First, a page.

Airline allows cabin crew to display tattoos

'We want everyone to be themselves and know that they belong'

Airline allows cabin crew to display tattoos

Tattoos have always been a contentious issue when it comes to the workplace.

Back in 2019, for example, members of the Canadian army were told they were no longer able to sport tattoos deemed discriminatory or sexually explicit.

And in 2013, an Ontario hospital’s dress code that required employees to cover up large tattoos and remove “excessive” body piercings was deemed unreasonable by an arbitrator.

But Virgin Atlantic is celebrating individuality, as it becomes the first U.K. airline to allow cabin crew to display their tattoos.

Previously, any uniformed employee had to make sure that their tattoos were covered.

“We want everyone to be themselves and know that they belong. Many people use tattoos to express their unique identities and our customer-facing and uniformed colleagues should not be excluded from doing so if they choose. That's why, in line with our focus on inclusion and championing individuality, we're relaxing our tattoo restrictions for all our people,” says Estelle Hollingsworth, chief people officer at Virgin Atlantic.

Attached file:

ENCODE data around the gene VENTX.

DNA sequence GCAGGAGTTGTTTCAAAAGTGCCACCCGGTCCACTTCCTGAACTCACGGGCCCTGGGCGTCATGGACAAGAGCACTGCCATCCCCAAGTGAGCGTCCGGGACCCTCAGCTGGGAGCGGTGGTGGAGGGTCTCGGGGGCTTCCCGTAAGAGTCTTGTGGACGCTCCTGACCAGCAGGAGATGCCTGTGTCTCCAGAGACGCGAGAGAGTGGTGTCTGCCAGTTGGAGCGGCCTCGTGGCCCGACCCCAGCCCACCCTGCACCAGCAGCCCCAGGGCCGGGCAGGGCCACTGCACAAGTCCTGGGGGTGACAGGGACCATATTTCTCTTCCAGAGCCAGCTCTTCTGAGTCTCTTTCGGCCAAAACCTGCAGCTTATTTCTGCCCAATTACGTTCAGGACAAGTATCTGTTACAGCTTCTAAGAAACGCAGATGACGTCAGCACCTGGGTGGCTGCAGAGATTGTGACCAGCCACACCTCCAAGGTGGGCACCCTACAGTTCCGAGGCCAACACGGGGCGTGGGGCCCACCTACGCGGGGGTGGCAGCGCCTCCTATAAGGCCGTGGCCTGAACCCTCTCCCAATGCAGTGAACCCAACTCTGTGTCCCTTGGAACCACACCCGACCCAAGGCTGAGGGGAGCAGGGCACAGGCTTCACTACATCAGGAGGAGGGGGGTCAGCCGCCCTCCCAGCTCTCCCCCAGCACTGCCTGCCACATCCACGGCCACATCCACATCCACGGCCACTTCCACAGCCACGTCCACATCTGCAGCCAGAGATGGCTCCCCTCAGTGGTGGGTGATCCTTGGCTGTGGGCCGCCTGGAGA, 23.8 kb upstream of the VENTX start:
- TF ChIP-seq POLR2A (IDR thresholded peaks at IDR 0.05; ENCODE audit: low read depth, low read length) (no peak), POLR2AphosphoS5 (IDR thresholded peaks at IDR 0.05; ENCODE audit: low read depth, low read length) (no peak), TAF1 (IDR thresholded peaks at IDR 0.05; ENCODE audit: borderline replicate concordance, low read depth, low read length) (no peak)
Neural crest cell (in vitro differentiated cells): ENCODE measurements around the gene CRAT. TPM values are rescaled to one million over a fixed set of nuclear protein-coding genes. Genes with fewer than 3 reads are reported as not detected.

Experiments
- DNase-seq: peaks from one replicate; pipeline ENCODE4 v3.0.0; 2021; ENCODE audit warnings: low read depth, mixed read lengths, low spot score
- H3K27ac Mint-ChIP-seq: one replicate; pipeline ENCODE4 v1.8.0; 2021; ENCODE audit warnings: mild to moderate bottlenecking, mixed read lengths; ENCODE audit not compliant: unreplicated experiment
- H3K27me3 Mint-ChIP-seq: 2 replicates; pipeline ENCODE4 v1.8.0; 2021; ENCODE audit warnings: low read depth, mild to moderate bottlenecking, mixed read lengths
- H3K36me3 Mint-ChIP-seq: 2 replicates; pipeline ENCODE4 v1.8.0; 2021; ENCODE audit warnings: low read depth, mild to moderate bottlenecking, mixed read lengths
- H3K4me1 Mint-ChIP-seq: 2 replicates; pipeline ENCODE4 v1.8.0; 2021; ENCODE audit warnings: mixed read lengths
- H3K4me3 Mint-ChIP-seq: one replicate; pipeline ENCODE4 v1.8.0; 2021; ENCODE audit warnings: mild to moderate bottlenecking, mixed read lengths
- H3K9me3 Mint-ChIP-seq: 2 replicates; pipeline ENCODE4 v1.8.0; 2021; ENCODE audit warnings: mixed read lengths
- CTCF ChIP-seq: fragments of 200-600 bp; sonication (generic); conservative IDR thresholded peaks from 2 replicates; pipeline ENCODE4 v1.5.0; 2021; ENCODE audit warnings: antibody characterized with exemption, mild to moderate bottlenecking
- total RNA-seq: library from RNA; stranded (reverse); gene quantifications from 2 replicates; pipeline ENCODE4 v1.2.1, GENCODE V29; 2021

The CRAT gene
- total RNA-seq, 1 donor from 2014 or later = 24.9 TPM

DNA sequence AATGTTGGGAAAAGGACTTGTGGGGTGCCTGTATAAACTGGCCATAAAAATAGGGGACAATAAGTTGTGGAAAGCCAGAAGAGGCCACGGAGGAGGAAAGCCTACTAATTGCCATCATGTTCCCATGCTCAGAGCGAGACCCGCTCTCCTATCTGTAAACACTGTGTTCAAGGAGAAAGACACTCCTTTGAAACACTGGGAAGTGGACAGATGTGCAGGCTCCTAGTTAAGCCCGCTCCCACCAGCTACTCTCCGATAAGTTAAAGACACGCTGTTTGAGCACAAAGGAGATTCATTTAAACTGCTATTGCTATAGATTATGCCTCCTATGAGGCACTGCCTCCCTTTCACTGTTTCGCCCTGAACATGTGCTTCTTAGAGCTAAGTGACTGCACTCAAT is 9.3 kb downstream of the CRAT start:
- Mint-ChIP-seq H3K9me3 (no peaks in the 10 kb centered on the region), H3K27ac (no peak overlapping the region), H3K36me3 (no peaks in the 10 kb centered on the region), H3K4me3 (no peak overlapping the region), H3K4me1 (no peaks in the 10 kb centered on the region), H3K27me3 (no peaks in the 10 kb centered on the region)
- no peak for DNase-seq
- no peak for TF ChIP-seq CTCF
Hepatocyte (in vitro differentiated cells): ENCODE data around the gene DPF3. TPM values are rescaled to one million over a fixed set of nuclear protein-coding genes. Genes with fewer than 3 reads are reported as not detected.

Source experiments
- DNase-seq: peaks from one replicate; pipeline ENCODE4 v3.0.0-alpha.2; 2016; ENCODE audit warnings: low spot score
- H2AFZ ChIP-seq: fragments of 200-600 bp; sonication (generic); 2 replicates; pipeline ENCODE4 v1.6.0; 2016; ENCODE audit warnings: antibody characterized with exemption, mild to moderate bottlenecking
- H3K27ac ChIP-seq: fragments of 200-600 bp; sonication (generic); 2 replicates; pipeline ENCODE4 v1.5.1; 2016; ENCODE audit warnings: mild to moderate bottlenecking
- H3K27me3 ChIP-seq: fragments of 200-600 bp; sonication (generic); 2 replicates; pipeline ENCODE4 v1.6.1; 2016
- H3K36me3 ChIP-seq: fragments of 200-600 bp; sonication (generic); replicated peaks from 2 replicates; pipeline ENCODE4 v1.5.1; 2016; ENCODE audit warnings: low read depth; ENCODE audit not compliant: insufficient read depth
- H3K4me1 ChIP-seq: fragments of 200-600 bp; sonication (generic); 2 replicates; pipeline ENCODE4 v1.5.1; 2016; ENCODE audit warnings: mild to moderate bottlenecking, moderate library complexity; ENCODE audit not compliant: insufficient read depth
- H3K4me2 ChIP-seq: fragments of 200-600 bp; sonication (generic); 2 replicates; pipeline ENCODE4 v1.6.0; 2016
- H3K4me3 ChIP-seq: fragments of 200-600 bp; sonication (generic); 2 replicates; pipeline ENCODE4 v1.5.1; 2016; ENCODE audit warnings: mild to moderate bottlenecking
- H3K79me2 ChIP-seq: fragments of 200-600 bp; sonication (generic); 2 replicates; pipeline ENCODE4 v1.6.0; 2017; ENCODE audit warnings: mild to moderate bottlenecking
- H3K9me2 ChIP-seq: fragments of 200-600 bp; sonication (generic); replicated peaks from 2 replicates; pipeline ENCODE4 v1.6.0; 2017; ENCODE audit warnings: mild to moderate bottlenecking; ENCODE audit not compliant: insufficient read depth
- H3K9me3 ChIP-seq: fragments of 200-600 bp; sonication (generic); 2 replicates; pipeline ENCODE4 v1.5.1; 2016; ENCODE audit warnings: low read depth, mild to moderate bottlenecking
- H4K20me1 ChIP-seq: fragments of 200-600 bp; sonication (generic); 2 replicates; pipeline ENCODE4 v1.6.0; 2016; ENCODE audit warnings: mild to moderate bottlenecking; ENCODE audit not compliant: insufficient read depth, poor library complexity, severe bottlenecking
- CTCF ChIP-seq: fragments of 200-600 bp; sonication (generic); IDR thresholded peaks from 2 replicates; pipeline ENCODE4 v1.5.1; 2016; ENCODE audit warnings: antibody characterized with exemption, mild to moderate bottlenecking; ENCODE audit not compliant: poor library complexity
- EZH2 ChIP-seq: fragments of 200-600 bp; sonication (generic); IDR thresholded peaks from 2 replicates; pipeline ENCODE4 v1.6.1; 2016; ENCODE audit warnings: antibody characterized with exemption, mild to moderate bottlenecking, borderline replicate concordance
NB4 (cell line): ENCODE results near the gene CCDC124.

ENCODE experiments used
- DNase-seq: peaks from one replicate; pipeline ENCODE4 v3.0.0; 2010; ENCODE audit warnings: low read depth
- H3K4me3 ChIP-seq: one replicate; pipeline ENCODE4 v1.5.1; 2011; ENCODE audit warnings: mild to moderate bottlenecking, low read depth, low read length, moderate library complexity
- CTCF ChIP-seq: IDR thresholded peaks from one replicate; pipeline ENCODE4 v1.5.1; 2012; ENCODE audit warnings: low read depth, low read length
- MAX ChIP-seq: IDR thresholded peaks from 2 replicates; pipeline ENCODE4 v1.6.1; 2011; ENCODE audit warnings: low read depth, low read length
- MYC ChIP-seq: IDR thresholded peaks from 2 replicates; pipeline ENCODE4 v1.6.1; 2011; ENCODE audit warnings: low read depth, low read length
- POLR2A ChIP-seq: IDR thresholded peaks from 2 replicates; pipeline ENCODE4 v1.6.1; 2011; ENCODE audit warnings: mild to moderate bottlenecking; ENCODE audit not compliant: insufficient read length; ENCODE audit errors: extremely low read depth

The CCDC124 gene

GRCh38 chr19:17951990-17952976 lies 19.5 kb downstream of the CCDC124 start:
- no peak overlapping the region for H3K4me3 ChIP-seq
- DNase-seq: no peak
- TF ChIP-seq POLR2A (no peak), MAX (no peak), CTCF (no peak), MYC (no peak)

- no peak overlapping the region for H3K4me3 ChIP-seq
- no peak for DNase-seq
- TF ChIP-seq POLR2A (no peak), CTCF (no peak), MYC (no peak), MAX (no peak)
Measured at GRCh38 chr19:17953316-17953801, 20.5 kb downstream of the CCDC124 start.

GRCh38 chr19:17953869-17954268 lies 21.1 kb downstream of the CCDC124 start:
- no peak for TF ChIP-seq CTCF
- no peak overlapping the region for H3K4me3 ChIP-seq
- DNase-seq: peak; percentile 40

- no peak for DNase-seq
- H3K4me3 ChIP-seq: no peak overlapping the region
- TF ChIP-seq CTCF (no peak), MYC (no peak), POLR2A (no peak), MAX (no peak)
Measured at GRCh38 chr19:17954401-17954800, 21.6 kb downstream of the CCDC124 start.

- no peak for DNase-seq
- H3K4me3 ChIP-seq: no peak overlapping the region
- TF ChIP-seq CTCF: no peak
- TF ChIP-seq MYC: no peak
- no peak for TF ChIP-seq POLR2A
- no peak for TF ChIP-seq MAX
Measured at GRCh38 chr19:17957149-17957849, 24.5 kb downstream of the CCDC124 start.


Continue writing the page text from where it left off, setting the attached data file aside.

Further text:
Facial and neck tattoos will still be banned for flight attendants, although the airline may relax the rules at a later date, according to the Guardian. And any tattoos with swearing, deemed culturally inappropriate, or that refer to nudity, violence, drugs or alcohol are off limits, along with prison-style love/hate knuckle tattoos.

A dress code that requires employees to cover tattoos and remove facial jewelry could be found to be discriminatory, according to one Canadian employment lawyer.

The Virgin Atlantic uniform was designed by Vivienne Westwood, who is well-known for her part in the creation of punk, says the airline, “so it’s only fitting that Virgin Atlantic team members can express themselves with their unique tattoos, wearing the red uniforms designed by the godmother of punk.”

In a sign that employers are “loosening up,” more than three in 10 senior managers in 2019 said that they are more tolerant of employees donning non-traditional piercings (34 per cent), visible tattoos (32 per cent), casual attire (32 per cent) and non-traditional hair colours (32 per cent).

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